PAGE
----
Mala: Care & Use

Our 108 Bead Mala

All of our Malas are made by hand from the highest grade components available, having been sourced from around the world and always procured through sustainable means in support of other cultures and indigenous peoples. Our artists and designers create our Malas in-house, utilizing the same methods that have been used for centuries, while honoring our Company Mission of creating products that directly support the Spiritual and Mindful life of each individual towards a more fulfilling human experience through lessening anxiety and generating greater abundance.

Caring for Your Mala

Your Mala has a higher purpose... while it is a beautiful piece of jewelry that you can wear on a daily basis, your Mala is also a Mindfulness Tool. Depending on your religious or spiritual path, when not in use, you may choose to keep your Mala in it's handmade bag, placed near your meditation space or on your alter. For some, the Mala is viewed as a religious relic. In these instances, the Mala should only be handled by the practitioner with clean hands and with intention.

Cleansing and Blessing Your Mala

The Mala can be blessed by your Priest, Pastor, Rinpoche, Guru or Teacher, with the processes being dependent on the lineage and protocols for blessing ritual items. Those who are independent practitioners may choose to cleanse the Mala by placing it on their alter or sacred space, use appropriate incense, candles, oils or other precious cleansing elements to clear the energetic field of the Mala, setting it to your vibration and spiritual belief system/path.

Should Your Mala Need Repair 

While all of our Malas are made using only the highest grade materials, such as natural silk, braided cord, natural hemp fiber and/or natural cotton fiber, over time and with regular use, your Mala may loosen or your cord may break. While this typically only occurs with a lot of use over time (my Mala is 12 years old with daily use and is going strong), but if it happens, simply contact us and we can restring and repair most Malas for a nominal fee. 

Types of Malas and Their Uses

 Our Spirit Charm Mala Bracelets (Shop This Collection)

The Guru Bead had direct requests for a bracelet done in a traditional fashion, with a locking clasp, that could have charms as an option, made of precious gems that could hold an energetic, mindful intention. Our answer was the creation of our Pearl Spirit Charm Mala Bracelet collection! 

Our Spirit Charm Malas are strung on natural silk, can have up to five spiritual charms and most are hand-knotted in the Japanese Pearl tradition. The bracelet is intended for daily wear with a powerful purpose in supporting your spiritual, mental and/or religious life.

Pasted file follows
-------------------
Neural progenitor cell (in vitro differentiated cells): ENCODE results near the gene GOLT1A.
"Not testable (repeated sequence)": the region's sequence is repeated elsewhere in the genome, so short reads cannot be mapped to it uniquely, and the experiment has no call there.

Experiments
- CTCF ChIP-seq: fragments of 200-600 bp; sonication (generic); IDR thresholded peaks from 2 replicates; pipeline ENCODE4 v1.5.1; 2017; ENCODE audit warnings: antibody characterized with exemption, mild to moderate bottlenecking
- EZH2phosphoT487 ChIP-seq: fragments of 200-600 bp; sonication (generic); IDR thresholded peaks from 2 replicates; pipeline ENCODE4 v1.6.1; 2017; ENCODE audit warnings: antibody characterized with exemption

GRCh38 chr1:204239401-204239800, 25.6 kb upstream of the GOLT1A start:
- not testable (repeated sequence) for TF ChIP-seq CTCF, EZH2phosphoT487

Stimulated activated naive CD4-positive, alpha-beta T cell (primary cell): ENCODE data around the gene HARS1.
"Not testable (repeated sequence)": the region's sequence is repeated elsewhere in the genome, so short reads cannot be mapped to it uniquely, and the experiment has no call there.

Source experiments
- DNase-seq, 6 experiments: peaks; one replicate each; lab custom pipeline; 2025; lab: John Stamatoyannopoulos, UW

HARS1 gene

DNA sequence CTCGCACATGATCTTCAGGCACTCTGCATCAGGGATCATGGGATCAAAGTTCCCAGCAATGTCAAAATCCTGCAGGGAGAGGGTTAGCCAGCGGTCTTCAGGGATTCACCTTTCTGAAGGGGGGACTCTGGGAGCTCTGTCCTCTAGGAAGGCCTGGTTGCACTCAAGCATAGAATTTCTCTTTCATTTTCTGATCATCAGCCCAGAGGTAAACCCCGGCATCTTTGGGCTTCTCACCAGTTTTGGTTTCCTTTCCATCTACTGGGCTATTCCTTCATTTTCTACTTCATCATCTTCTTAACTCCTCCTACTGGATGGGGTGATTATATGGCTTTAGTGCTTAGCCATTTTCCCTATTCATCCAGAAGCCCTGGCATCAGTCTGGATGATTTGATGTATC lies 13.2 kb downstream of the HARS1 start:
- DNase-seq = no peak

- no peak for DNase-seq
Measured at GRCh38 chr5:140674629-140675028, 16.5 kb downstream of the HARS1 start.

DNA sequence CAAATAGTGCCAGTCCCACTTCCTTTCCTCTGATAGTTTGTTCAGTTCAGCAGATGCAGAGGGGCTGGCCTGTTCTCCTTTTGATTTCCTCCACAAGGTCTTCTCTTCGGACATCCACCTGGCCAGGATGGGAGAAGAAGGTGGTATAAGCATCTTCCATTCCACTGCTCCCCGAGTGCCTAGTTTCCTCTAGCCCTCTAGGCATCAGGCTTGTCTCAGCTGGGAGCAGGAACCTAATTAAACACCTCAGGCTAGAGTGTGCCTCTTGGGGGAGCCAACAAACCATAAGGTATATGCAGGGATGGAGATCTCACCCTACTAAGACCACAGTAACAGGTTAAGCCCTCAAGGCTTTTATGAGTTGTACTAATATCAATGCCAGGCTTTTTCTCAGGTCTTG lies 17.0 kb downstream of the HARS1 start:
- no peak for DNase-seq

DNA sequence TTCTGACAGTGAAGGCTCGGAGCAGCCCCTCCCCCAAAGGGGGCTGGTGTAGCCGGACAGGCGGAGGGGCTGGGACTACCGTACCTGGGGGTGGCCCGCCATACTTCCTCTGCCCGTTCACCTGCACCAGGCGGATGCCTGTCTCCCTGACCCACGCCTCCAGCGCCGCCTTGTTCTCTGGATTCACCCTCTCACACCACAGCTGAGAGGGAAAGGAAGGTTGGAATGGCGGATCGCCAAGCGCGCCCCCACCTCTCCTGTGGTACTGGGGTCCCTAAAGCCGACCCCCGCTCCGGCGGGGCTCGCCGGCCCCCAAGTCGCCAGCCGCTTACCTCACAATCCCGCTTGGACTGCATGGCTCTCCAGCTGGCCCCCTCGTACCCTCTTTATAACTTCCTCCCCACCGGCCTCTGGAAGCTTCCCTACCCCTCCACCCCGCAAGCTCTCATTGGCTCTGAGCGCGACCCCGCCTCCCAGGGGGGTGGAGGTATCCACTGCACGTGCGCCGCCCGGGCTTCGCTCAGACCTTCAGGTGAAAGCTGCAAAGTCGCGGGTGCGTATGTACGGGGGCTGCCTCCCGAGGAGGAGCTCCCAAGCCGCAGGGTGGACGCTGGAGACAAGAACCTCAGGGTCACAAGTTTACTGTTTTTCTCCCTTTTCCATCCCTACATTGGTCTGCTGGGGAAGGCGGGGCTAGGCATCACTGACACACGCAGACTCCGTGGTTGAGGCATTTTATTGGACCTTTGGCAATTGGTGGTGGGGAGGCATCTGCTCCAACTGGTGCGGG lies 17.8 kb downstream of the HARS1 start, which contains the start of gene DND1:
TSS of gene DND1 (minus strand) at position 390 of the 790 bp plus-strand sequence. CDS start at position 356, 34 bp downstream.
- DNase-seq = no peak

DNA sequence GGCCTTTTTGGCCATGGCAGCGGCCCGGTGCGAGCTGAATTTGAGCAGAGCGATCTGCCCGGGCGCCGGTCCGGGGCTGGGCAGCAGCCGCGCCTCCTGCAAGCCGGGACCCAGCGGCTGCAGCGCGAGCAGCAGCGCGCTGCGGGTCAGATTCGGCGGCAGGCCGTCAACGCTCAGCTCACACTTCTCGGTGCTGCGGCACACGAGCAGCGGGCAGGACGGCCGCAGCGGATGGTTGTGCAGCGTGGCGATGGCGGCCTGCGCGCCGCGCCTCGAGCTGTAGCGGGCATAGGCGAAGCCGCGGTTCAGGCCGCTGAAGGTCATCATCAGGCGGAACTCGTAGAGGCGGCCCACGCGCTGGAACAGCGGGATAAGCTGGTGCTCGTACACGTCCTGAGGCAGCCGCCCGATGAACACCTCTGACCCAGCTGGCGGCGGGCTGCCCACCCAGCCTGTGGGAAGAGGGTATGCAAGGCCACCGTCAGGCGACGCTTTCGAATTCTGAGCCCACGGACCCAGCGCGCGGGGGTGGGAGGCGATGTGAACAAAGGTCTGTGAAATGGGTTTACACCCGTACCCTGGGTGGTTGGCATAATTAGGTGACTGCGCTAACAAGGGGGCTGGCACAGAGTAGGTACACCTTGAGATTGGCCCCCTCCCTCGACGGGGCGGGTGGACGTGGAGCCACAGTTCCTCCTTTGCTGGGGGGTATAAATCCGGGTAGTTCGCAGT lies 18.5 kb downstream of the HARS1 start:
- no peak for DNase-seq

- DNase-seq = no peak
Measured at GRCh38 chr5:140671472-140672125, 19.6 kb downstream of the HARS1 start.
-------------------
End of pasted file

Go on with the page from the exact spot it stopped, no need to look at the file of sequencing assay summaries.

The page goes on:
While you can remove the bracelet and use each pearl as a focus bead to mindfully follow your breath, mantra or prayer, just as you would with a 108 Bead Mala (see below for exact instructions), the Spirit Charm Mala allows you to set an intention each day, taking a moment as you lock the bracelet around your wrist, making an internal goal for that day, such as, "Today I am going to stop, disconnect from my electronic devices, and focus on my breath for 5 minutes," or "Whenever I feel a charm touching my arm, I will stop for 5 seconds and focus on the love I have for my children." Some choose their charms as touchstone reminders of why they wear the bracelet, what's important to them or what they are choosing to work on within themselves.

Simply glancing at your wrist has the ability to interrupt your wandering mind and bring you to the present moment - even if only for 5 seconds - you are mindfully focused on the moment, on your breathing, on the beauty that is you and your active life. How often do we do this now? How many times a day do you notice (noticing is the key word here) negative self-talk you are unleashing in your mind about your own behaviors? Making the unnoticed, the unconscious - conscious, has the ability to change your thinking which, we know from cognitive behavioral research, changes how you feel, which trickles down to how you act, literally taking control of how you want to be! 

 The Wrist Mala (Shop This Collection)

Wrist Malas are very popular in the Buddhist, Hindu and Christian traditions where meditation, prayer and mindfulness are used in tandem with this type of jewelry. Made of 18, 21, 24 or 27 beads, the Wrist Mala typically has a Guru Bead with a sliding vertical knot or no Guru Bead with a horizontal sliding knot. By gently pulling the knot down or to the side, the Wrist Mala opens for easy removal. Once off, sliding the knot back into place offers a small Hand Mala, allowing you to take each bead, in sequence, as you focus on your breathing, mantra or prayer. Please see below for detailed instructions on holding and using a Mala in this way.